Ahead of World Malaria Day tomorrow comes an exciting development. The worlds first malaria vaccine has been given the go ahead for large-scale trials in three African countries: Kenya, Ghana and Malawi. These were selected as the initial countries to test the vaccine because they still have high numbers of malaria cases despite prevention programmes already being in place.

Known as RTS,S or Mosquirix, the vaccine was developed by GlaxoSmithKline. It has been shown to protect children from the most deadly form of malaria in Africa, caused by the Plasmodium alciparum parasite. It is a recombinant protein-based vaccine that essentially works by training the immune system to attack this parasite.

The pilot programme will begin in 2018 with hundreds of thousands of children being administered the vaccine. In order for the vaccination to be successful it requires a four-dose schedule, once a month for three months and then a fourth dose 18 months later. The feasibility of this will be put to the test during the trial. A greater understanding is hoped to be gained as to whether the vaccination is able to replicate its protective effect in real-life.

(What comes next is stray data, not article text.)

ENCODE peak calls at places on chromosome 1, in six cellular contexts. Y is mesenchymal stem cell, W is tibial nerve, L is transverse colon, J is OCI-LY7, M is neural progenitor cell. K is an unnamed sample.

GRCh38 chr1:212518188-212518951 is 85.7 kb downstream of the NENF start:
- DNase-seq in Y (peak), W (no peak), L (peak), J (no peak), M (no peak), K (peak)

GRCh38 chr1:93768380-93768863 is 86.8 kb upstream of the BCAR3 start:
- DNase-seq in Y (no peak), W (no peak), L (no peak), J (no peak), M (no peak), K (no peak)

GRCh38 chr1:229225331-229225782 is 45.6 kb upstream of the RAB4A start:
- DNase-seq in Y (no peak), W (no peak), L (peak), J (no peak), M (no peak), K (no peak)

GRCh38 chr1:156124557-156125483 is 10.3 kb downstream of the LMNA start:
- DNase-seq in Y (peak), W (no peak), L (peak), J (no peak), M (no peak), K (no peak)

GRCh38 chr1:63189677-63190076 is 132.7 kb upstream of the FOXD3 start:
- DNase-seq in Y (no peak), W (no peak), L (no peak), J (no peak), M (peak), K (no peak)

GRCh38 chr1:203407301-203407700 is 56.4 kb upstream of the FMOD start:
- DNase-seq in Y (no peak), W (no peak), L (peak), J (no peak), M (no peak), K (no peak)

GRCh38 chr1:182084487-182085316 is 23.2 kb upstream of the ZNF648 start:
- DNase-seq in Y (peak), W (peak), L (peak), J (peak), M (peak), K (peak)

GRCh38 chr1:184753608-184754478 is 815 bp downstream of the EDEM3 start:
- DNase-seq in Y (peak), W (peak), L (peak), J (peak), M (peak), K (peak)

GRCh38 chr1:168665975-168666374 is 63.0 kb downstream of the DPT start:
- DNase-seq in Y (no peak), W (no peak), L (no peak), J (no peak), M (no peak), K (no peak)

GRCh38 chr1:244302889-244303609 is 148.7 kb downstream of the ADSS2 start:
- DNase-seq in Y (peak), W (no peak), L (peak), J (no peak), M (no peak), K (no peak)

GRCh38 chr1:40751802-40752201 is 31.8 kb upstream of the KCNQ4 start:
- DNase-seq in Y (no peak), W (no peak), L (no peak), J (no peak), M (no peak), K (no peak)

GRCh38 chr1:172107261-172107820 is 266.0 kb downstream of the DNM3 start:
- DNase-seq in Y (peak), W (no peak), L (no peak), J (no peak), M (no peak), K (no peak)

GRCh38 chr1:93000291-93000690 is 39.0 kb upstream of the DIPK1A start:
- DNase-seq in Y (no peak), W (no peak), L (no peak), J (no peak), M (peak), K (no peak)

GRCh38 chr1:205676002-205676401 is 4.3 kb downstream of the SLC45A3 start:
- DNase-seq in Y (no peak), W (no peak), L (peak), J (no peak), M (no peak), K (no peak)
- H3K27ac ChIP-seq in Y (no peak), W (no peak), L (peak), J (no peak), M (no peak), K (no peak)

RTS,S fact sheet available here: http://tinyurl.com/kldob33

PCR remains an essential technique in all stages of vaccine development, from quality monitoring to safety and efficacy checks.